3) Kick/Snare Groove
Listen to the strum pattern and the lyrical rhythm to get a feel for groove, then match that with your kick and snare pattern. That will give you a skeleton groove to work with and modify. (For the clearest example of how I've done this in the past, listen to Bless Your Name off of the Promises of Wonder album. I wrote my part to match the guitar pattern exactly.)

This has the potential to get complicated.

When Adam Russell first played I Love You to us, it was a simple 8th note based picking pattern, back and forth between two notes. There was no clear accented pattern, so I patterned the groove loosely off of the rhythm of the lyrics.

As a general rule, your pattern should support the strum pattern and rhythm of the lyrics.

Now, before we get into the juicy stuff, I need to define some terms. We're going to be looking at form and content (message and medium).

Content is the meaning, the intention, the idea, the essence of the song. What is this song saying? The form is the musical expression of the content, the notes, the how. How is this song saying what it's saying?

We could write volumes on how form and content interact with each other. In fact, many volumes have been written. We're just barely scratching the surface here. But these definitions will do for now.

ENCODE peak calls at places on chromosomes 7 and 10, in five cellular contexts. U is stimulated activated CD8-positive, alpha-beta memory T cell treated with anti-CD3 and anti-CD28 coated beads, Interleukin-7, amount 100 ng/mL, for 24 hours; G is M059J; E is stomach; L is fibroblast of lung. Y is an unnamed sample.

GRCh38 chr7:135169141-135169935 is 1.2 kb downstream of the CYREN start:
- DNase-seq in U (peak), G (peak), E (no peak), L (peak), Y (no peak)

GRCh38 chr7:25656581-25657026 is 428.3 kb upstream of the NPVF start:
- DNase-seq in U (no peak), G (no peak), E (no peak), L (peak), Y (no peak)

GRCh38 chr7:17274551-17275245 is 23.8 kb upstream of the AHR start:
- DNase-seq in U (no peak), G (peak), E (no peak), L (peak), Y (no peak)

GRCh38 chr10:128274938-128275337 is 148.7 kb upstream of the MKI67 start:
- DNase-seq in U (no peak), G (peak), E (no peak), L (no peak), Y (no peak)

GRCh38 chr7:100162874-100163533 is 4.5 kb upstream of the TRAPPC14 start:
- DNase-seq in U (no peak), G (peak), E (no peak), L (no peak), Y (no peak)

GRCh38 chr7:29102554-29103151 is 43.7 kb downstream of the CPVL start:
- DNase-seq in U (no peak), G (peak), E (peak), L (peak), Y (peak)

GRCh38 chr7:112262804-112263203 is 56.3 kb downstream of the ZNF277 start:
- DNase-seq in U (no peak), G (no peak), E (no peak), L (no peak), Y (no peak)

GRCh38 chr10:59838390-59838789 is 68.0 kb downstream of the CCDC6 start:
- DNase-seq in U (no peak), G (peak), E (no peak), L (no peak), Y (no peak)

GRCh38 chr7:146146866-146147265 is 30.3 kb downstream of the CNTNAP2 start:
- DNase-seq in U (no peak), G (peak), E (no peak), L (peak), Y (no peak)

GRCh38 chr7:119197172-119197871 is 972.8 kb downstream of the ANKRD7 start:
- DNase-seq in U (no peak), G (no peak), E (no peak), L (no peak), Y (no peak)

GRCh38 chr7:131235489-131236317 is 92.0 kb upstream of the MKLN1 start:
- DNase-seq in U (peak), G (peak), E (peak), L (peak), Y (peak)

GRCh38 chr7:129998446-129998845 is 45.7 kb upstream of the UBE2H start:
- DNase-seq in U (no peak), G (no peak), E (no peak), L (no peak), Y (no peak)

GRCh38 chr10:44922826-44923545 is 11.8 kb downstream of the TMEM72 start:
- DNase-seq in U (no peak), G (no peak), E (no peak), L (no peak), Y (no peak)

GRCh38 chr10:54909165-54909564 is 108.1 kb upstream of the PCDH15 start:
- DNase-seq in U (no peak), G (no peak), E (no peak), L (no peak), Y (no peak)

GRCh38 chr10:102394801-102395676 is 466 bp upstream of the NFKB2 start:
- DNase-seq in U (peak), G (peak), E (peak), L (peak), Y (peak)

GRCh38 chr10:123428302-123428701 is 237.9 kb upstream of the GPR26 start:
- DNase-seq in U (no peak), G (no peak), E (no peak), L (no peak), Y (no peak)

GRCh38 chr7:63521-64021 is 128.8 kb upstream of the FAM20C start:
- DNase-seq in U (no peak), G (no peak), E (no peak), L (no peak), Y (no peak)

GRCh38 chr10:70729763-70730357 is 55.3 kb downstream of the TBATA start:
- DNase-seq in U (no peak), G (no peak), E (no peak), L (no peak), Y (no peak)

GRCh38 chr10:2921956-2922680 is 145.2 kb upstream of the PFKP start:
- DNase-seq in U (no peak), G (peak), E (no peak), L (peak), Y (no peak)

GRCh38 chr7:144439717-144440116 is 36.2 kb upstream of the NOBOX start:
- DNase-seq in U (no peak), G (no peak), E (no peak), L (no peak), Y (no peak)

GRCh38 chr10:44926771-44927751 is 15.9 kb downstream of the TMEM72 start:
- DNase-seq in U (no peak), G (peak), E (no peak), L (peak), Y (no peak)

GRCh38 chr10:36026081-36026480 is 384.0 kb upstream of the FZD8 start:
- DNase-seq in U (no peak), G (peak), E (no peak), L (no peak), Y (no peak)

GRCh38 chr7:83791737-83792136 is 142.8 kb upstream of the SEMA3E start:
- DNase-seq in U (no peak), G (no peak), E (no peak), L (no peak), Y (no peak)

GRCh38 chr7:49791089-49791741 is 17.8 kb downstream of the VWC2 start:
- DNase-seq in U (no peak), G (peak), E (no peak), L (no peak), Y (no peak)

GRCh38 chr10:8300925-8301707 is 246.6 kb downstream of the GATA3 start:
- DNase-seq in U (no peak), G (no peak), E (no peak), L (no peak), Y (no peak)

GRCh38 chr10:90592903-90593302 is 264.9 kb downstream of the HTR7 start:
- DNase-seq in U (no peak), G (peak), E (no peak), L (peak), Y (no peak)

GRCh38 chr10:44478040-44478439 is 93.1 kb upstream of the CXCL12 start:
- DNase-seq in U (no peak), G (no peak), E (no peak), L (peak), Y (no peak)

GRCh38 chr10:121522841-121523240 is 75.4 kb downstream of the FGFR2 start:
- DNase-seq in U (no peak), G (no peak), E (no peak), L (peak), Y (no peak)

2) What does it mean? (Content)

Learning the lyrics to any new song is vital. When writing drum parts, I want the form to fit and support the content as much as possible. You can't tailor the form to the content if you don't know the content. It's vital to know the lyrics, the meaning, the writer's intention. Here, we'll consider the lyrics as the content.

The first time I heard this song it was finger picked on a guitar. Adam had just written it. I don't even think it was finished at the time. He told us, "it's just a really simple love song I've been playing in my office. The first half is God singing his love song over us. The second half is us responding with a love song of our own."

Basically, this is a response song. It's an acknowledgement of a reality (God's song over us: I love you) and our response to that reality (a love song of our own). The bridge is a self-directed command: "bless the Lord, oh my soul, and all that is within me..." In summary: God sings to us, we sing to God, we are changed. There's the big vision of the song, the content, distilled down to one sentence.

Understanding the content, we have a context for crafting the form. We want the form (how we play) to also give context to the content (what the song means). Actually, the form will give context to, even change, the content whether you intend it to or not. What we want is to be mindful of this, and control it.